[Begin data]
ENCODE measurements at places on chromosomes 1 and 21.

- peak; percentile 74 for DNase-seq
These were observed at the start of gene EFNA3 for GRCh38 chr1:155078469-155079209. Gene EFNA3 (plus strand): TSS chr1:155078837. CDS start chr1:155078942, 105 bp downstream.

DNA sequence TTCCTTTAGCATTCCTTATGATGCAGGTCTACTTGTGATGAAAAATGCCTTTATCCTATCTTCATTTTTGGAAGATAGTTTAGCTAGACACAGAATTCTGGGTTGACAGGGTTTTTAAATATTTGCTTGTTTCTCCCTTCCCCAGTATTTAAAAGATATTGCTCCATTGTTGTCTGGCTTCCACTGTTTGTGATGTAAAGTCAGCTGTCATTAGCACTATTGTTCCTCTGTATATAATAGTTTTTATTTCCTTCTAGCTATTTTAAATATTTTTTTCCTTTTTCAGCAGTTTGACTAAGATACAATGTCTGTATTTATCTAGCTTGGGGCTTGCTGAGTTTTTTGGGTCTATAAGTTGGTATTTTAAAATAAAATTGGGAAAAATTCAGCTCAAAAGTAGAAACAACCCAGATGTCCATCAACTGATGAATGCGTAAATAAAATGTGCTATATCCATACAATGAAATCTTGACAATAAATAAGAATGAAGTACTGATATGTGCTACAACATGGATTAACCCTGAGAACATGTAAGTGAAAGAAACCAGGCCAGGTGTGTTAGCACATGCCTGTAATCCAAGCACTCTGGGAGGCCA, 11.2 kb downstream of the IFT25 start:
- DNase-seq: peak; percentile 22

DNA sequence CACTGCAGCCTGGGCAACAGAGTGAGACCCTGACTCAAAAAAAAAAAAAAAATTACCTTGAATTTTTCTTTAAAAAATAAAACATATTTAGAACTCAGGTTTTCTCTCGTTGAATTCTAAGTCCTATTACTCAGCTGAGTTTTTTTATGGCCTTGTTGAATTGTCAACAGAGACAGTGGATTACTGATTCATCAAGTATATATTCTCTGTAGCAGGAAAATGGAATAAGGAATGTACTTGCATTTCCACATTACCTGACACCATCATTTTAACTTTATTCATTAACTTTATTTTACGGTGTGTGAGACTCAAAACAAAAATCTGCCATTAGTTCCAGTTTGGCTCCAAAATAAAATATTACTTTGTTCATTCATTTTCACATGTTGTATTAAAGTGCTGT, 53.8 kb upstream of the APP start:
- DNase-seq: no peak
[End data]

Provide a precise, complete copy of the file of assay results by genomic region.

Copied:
ENCODE measurements at places on chromosomes 1 and 21.

- peak; percentile 74 for DNase-seq
These were observed at the start of gene EFNA3 for GRCh38 chr1:155078469-155079209. Gene EFNA3 (plus strand): TSS chr1:155078837. CDS start chr1:155078942, 105 bp downstream.

DNA sequence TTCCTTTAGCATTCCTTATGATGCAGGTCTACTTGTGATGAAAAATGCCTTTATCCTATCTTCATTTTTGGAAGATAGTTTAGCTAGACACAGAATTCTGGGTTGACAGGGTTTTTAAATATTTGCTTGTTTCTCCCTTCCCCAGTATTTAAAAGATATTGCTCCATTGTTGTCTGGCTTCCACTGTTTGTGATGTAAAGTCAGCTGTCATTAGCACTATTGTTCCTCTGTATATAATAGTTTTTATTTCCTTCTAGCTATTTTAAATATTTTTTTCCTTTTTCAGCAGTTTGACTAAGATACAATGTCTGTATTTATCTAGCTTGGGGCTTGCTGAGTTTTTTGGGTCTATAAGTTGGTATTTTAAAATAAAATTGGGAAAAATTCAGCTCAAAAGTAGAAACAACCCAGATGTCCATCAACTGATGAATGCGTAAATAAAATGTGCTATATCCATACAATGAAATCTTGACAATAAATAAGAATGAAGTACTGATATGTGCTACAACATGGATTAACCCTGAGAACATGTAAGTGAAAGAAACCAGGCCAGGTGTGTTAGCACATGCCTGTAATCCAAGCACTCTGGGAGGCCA, 11.2 kb downstream of the IFT25 start:
- DNase-seq: peak; percentile 22

DNA sequence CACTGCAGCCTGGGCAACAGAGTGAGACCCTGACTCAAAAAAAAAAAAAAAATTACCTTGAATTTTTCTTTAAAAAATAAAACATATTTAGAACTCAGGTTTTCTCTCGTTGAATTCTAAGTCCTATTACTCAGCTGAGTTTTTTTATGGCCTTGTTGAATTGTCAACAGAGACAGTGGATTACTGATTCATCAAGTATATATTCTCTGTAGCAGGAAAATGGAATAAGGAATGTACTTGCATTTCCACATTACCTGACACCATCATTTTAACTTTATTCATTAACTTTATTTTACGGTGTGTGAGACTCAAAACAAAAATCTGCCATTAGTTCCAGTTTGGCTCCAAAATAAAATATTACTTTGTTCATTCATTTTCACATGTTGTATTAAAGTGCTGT, 53.8 kb upstream of the APP start:
- DNase-seq: no peak